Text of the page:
Taylour Paige (Dussy Mae in MA RAINEY’S BLACK BOTTOM, 2020) stars as Zola, a waitress with perfect certain “features” according to one of her customers. Zola and Stefani (played by Riley Keough, Elvis’ granddaughter who continues to build a strong and diverse resume, including a standout performance in AMERICAN HONEY, 2016), have an instant connection, and the next day they are off on a road trip to Florida to make big bucks dancing at exotic clubs. Accompanying them are X (Colman Domingo, Cutler in MA RAINEY’S BLACK BOTTOM, 2020), and Derrek (Nicolas Braun, “Succession”), Stefani’s doofus boyfriend.

Be forewarned: this is not the zany female buddy comedy the trailer teases. It’s a dark, twisted comedy laced with dangerous situations and violence. While Zola was led to believe this was a dancing trip for real cash, it turns out X is really Stefani’s pimp, and though Zola stands firm in not taking the sex for cash route, she’s prevented from leaving by a forceful X, no longer the charmer she first encountered. Zola’s wise-to-the-world ways allows her to assist Stefani in upping her cash flow, but things go wrong when Derrek socializes outside the group.

After the infamous Twitter thread, “Rolling Stone” writer David Kushner published an article entitled, “Zola Tells All: The Real Story Behind the Greatest Stripper Saga ever Tweeted”. This is an alternate universe to many of us, though it’s pulled from the “pages” of today’s online culture. Much of the dialogue is in Twitter-speak, and the new Tweet ding is used to emphasize certain spoken lines (think rim shots). Director Bravo instills the “B-word” at the same pace that Tarantino uses the F-word, and it should be noted that both actresses are terrific. Ms. Keough will likely make you laugh, while simultaneously making you uncomfortable. It’s a case study in cultural appropriation – especially her dialect, which is purposefully offensive. We aren’t accustomed to seeing this type of humor these days, but Keough is to be commended for going all in. Ms. Paige’s performance is much different, but no less impactful as her Zola tries to make the best of a horrible situation.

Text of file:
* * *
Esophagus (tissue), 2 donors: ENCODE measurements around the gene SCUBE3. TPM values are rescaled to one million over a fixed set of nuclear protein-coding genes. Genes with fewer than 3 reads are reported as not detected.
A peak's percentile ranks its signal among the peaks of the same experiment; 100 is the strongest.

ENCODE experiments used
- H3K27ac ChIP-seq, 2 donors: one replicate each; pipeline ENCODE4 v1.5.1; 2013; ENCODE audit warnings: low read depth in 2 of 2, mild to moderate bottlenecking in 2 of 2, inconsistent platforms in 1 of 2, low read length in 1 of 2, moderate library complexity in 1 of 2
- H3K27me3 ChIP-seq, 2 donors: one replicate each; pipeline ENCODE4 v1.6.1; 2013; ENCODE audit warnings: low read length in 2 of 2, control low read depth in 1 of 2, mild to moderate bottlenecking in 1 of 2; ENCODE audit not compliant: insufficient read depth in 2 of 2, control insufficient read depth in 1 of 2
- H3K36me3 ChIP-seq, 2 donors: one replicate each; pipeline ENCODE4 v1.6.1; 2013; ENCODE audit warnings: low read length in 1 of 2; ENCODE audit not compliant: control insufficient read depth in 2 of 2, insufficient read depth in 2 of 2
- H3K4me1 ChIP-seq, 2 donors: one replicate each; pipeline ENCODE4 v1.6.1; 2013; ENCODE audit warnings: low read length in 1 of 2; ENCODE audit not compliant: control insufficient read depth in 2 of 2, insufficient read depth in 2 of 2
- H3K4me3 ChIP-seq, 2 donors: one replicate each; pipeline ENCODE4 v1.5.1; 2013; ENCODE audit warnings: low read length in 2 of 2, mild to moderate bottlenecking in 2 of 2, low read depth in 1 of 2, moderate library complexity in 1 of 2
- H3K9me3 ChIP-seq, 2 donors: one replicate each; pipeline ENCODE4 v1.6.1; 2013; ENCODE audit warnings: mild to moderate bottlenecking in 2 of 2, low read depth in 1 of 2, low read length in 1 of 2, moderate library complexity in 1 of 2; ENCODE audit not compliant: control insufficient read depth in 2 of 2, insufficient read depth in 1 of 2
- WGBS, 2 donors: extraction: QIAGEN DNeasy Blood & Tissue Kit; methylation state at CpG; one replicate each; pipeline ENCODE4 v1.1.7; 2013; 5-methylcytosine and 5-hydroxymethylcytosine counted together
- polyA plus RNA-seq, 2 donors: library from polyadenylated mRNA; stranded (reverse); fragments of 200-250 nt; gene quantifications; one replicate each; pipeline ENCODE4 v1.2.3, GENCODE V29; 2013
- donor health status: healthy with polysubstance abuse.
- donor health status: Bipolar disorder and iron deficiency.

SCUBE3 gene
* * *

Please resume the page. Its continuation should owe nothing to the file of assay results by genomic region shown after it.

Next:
This is a wild story with characters I can only hope you don’t recognize from your own life. It begs the question, what kind of relationships arise from social media? We go a bit deeper on Zola, but really we don’t know much about these people. They are as deep as social media allows, while also serving up a warning to those who might somehow believe internet interactions are anonymous and harmless.

Now showing in theaters nationwide.

WATCH THE TRAILER


LANSKY (2021)

June 24, 2021

Greetings again from the darkness. If asked, the vast majority of movie lovers would name THE GODFATHER (1972), THE GODFATHER II (1974), and GOODFELLAS (1990) as the quintessential mafia movies. Sure, there are dozens of others, but that mob triumvirate has ruled the roost for many years. It’s doubtful writer-director Eytan Rockaway ever gave one moment of thought that his second feature, written from a story by his father, author Robert Rockaway, might join the ranks of those top three, but that doesn’t prevent it from being a quite interesting tale based on true events.

Sam Worthington (AVATAR, 2009) stars as David Stone, a writer who had some success a few years back with his Kennedy biography. Since then, he’s struggled in both his personal and professional life. In 1981 when an elderly Meyer Lansky (Harvey Keitel) contacts him to write the true Lansky story, David jumps at the opportunity, seeing it as a solution to his many problems. The two men meet at a Miami diner that Lansky frequents. These diner meetings form the structure of the story, and director Rockaway uses flashbacks to the 1940’s to “show” us what Lansky is telling his biographer from the booth.

John Magaro plays the younger Lansky, a man who is remarkably good with numbers and calm, yet forceful, in his demeanor. Lansky has partnered with Ben “Bugsy” Siegel (David Cade), who provides some muscle and flamboyance that Lansky lacks. We see the development of their business, and how Lansky’s shrewd business acumen leads to a connection with Lucky Luciano, as well as providing the government with intelligence during the war. Lansky’s story to David glosses over the bootlegging and other revenue streams to concentrate on gaming, which of course, is now legal in many states.